General-obligation bonds, or GO bonds, are a common financial instrument issued by state and local governments, and have features that make them different from corporate bonds and U.S. Treasury securities. General-obligation bonds can be a useful addition to your trading or retirement portfolio, if you understand the pros and cons and pick the ones that suit your objectives.
A general-obligation bond is a borrowing instrument issued by a state or local government that pays its holder a periodic interest over a specific period of time and a lump sum payment at the time of its expiration. A GO bond, for example, may have semi-annual payments, 10-percent interest and a five-year duration, with a face value of $1,000. Such a bond will pay 10 percent of $1,000, or $100 per year. Since interest payments are semi-annual, there will be two payments per year of $50 each. At the end of the the fifth year, the bond will expire, at which time you return the bond and get your original $1,000 back.
General obligation bonds are the safest type of municipal bonds. They are backed by the full faith of the issuing municipality or state. The local government can raise taxes or resort to additional borrowing to honor obligations associated with GO bonds. Revenue bonds, on the other hand, are dependent on income generated by a single project, which may fail even if the local government as a whole is doing well financially.
Potential Tax Savings
The income from a GO bond is generally exempt from federal taxes. Especially if you are in a high or top tax bracket, the resulting savings can be substantial; because of this you must be careful when comparing the potential income from a GO bond to other taxable financial instruments. Depending on your tax bracket and filing status, a GO bond paying 4 percent may result in a higher after-tax income than a taxable bond such as a Treasury or corporate security paying 5 percent; however, also depending on your tax bracket and filing status, income from a GO bond may be subject to the federal alternative minimum tax or state and local taxation.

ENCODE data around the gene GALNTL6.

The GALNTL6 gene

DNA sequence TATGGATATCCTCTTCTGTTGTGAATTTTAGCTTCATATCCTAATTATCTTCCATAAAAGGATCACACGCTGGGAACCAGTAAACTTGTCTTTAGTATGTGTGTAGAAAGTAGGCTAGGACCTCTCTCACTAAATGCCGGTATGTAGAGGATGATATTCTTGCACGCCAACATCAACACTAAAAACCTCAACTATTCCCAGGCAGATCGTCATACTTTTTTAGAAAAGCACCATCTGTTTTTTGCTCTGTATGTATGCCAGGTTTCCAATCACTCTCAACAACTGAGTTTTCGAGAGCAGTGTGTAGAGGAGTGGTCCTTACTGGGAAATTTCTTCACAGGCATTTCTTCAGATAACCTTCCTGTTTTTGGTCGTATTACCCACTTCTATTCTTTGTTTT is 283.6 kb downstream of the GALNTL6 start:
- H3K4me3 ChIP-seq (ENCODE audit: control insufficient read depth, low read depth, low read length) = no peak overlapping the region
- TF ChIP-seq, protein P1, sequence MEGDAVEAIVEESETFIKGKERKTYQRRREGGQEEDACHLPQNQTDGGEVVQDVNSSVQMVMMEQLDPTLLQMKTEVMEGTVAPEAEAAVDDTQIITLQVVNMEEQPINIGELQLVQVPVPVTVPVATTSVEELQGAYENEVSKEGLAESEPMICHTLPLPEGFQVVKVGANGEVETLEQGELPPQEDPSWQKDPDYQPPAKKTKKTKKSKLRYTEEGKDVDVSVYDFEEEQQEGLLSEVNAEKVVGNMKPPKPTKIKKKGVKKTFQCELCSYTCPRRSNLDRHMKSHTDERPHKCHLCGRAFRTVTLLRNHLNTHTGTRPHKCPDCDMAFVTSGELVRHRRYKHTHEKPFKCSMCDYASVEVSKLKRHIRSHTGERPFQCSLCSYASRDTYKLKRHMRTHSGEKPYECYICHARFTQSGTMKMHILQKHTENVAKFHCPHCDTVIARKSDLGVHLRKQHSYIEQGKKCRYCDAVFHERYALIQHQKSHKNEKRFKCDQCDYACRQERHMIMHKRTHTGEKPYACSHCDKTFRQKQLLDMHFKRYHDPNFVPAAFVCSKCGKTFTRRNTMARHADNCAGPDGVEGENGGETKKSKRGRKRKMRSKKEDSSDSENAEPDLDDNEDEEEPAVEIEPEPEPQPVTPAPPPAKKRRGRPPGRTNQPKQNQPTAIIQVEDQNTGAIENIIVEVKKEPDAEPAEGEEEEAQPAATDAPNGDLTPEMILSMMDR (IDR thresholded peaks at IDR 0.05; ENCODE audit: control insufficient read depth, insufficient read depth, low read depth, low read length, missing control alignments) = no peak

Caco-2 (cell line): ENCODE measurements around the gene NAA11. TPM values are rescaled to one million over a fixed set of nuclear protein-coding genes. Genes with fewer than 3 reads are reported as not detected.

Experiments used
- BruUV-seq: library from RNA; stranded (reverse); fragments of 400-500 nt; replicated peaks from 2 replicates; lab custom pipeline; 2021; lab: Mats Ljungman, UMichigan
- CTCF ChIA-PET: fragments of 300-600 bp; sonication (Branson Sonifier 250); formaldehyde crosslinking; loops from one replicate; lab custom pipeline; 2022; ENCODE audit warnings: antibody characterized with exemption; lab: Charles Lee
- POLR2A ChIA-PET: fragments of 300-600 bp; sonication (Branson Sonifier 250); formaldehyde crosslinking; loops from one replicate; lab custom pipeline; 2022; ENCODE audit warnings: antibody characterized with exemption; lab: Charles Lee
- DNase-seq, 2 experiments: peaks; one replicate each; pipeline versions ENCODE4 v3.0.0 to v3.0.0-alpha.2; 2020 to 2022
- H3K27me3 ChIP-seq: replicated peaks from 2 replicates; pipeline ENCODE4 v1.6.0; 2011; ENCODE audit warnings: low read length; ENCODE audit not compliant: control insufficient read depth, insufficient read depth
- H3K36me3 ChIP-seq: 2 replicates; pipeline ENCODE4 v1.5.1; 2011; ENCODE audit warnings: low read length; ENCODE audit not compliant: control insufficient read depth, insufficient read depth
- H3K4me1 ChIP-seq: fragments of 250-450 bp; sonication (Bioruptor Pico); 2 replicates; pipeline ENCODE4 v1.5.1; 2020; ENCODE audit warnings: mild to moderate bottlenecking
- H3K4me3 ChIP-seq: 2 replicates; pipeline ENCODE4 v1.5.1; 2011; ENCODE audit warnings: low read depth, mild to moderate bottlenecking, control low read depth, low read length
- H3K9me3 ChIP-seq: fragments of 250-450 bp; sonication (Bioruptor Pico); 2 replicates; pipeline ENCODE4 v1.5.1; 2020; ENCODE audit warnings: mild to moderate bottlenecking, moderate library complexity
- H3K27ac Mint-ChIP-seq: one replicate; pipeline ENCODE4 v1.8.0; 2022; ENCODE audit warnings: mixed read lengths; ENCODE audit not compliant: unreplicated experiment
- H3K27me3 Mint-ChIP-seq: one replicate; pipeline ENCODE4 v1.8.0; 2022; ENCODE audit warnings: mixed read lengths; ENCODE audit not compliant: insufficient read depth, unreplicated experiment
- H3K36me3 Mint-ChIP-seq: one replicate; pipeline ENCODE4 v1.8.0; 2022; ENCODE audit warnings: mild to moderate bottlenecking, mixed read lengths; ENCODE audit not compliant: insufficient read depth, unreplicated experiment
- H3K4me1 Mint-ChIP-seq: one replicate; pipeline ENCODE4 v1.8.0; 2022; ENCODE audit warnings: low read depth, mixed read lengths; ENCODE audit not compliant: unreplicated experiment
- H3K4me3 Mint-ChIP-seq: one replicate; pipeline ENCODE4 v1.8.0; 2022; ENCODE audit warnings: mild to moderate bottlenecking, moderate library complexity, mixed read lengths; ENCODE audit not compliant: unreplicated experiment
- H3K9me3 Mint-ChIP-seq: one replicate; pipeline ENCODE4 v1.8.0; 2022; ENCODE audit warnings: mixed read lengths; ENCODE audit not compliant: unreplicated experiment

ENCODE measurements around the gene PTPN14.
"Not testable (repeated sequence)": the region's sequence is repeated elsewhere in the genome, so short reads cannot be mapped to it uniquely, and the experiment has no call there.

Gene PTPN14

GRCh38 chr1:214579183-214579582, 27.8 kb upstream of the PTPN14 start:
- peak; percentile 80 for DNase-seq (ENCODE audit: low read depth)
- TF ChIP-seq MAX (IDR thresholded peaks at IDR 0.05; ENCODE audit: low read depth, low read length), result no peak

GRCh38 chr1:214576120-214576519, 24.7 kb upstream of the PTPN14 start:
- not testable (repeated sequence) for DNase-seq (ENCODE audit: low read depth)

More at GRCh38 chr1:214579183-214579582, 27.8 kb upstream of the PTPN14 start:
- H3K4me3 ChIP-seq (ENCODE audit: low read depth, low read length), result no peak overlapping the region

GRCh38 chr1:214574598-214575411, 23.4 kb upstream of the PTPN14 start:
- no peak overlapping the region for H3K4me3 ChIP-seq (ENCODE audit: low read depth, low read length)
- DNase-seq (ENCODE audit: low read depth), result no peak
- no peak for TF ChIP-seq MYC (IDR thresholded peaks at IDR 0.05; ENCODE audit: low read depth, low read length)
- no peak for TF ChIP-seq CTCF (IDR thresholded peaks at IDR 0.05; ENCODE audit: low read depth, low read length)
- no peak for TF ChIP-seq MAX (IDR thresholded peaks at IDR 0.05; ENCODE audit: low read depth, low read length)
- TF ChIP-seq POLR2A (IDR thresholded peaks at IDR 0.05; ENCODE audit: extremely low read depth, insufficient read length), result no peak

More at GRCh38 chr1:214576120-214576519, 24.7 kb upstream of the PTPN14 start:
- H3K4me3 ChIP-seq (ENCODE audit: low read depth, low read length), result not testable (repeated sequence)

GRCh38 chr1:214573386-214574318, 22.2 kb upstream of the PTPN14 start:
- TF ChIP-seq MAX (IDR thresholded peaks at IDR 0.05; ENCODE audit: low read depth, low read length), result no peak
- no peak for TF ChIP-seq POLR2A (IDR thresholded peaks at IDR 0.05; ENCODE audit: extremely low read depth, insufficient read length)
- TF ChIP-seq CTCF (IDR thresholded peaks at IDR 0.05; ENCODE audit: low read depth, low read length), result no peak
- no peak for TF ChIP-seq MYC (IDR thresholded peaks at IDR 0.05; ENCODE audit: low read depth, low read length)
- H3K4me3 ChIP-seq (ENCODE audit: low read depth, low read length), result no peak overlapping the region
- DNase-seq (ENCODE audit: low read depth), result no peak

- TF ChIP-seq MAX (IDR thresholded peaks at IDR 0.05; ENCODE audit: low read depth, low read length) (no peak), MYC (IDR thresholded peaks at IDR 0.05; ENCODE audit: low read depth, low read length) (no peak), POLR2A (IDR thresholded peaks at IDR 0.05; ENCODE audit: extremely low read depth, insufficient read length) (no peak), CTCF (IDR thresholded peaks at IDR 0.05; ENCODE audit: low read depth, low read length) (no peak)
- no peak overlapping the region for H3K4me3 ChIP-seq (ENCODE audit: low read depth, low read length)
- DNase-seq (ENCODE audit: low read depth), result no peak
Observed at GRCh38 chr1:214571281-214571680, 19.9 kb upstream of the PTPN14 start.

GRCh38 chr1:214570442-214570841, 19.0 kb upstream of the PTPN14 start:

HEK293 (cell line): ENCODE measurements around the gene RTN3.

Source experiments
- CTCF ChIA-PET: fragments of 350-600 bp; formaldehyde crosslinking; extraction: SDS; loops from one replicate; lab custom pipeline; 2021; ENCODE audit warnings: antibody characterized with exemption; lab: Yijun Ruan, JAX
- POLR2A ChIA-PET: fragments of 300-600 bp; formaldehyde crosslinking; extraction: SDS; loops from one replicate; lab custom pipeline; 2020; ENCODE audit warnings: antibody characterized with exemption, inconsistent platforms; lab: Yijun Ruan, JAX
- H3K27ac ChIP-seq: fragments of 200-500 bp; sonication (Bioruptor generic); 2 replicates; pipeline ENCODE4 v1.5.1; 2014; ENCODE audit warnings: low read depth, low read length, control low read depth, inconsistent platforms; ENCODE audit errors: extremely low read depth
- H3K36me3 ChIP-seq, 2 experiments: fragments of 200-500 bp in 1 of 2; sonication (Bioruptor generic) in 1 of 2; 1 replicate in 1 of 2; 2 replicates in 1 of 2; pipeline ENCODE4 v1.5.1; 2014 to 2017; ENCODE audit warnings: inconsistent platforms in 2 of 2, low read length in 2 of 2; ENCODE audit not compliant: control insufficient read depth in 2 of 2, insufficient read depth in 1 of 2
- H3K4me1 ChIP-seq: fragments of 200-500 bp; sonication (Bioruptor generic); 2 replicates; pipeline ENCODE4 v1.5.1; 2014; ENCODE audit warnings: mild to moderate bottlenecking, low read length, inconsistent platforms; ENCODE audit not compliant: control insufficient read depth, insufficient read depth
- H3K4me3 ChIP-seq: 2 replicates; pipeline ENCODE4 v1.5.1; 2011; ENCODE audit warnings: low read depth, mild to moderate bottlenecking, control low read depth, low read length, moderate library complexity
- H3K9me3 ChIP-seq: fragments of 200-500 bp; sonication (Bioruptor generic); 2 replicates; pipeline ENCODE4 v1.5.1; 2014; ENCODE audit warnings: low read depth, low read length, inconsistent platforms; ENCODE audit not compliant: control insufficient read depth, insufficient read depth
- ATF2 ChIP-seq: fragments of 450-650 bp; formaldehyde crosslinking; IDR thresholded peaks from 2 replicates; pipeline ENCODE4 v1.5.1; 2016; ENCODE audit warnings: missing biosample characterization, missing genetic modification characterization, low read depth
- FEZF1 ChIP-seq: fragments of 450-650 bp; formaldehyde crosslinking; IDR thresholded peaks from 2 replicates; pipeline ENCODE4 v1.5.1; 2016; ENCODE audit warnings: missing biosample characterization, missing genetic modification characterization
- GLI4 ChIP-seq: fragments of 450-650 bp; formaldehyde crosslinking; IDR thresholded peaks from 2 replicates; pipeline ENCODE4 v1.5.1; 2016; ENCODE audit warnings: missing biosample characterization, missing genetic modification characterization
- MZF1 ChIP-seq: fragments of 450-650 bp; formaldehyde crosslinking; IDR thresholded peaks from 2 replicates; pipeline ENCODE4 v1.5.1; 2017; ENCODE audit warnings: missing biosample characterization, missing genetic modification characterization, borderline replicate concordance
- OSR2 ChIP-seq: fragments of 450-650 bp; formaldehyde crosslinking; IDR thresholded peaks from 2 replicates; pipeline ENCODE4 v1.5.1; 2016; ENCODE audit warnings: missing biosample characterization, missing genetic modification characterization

Since GO bonds are both quite safe and promise tax savings, the issuing governmental entity can often attract investors with a relatively low interest rate. In many instances, GO bonds issued by a financially healthy municipality can carry a lower interest rate than a U.S. Treasury bond. GO bonds are generally not a good choice for those who need to grow their investments at a brisk pace to achieve their retirement goals. GO bonds are for investors whose primary aim is capital preservation and tax savings.
Hunkar Ozyasar is the former high-yield bond strategist for Deutsche Bank. He has been quoted in publications including "Financial Times" and the "Wall Street Journal." His book, "When Time Management Fails," is published in 12 countries while Ozyasar’s finance articles are featured on Nikkei, Japan’s premier financial news service. He holds a Master of Business Administration from Kellogg Graduate School.